How to Treat Allergies

By Alexa Joy Sherman

Ah, spring: The sun is shining, the flowers are in bloom and everywhere you go, you can hear the sound of birds chirping…and kids sneezing. If your child comes down with hay fever—aka allergic rhinitis or nasal allergies—at this time of year, he’s not alone. According to a recent Pediatric Allergies in America survey, 76 percent of parents say their children’s symptoms are worst in the spring. In fact, allergic rhinitis is the most common allergic disease in the U.S. and affects up to 40 percent of all children, according to the American College of Allergy, Asthma and Immunology (ACAAI).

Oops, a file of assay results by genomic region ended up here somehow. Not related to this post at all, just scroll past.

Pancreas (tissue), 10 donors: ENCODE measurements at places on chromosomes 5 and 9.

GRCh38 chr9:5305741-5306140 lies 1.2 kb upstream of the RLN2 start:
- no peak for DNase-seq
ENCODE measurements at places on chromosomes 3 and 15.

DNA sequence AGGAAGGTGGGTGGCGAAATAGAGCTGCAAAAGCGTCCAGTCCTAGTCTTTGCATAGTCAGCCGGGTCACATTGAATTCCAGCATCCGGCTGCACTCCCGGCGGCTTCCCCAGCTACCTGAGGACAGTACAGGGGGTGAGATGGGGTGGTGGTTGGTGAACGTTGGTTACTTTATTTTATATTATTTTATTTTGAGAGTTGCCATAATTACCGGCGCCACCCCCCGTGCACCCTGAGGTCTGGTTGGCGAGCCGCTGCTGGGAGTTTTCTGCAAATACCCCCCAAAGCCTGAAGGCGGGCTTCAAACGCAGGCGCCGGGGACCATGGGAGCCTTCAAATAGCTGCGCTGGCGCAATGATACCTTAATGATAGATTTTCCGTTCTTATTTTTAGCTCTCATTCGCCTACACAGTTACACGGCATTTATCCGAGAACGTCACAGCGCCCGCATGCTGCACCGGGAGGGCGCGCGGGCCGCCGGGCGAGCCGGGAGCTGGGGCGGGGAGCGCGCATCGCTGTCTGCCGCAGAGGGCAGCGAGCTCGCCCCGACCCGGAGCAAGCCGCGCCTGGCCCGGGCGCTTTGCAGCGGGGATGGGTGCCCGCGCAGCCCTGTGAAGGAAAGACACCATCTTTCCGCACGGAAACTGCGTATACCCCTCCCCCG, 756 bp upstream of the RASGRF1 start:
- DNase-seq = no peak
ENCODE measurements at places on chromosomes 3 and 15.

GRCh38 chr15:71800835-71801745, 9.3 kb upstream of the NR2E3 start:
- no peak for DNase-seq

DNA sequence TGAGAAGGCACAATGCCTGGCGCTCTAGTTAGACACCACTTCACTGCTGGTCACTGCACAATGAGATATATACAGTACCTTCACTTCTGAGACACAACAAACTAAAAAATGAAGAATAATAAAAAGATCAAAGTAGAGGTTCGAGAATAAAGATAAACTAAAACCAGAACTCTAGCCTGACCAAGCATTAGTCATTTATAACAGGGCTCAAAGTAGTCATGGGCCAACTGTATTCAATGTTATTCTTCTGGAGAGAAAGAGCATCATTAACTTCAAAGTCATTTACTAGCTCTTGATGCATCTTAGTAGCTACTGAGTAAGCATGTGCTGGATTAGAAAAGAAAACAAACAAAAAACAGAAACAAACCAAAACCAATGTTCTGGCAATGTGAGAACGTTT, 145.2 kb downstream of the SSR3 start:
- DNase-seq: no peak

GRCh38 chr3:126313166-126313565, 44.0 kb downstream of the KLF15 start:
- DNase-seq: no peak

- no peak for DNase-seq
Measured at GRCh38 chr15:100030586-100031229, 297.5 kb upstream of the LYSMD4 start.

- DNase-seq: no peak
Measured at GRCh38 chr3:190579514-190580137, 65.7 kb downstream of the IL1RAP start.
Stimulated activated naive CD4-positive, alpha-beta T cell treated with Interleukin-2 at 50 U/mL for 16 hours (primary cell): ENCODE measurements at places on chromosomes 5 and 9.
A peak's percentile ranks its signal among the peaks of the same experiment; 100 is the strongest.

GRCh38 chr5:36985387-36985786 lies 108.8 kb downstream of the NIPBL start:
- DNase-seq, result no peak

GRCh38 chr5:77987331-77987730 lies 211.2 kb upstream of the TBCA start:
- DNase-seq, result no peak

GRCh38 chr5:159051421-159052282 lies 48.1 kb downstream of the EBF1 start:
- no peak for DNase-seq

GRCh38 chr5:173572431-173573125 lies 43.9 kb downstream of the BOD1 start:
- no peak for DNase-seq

Unfortunately, most little ones suffer through the sniffl es without treatment. “Parents may think that their toddlers are having infectious rhinitis [a cold],’” notes Alexander Greiner, M.D., a practicing allergist at the Allergy and Asthma Medical Group and Research Center, and an assistant clinical professor at the UCSD School of Medicine in San Diego, Calif. And how many parents even think allergies warrant a visit to the doctor? How many of us are wary of giving allergy medication to children because of presumed side effects like drowsiness? Well, it may be time to be more proactive about the problem. Here’s why:

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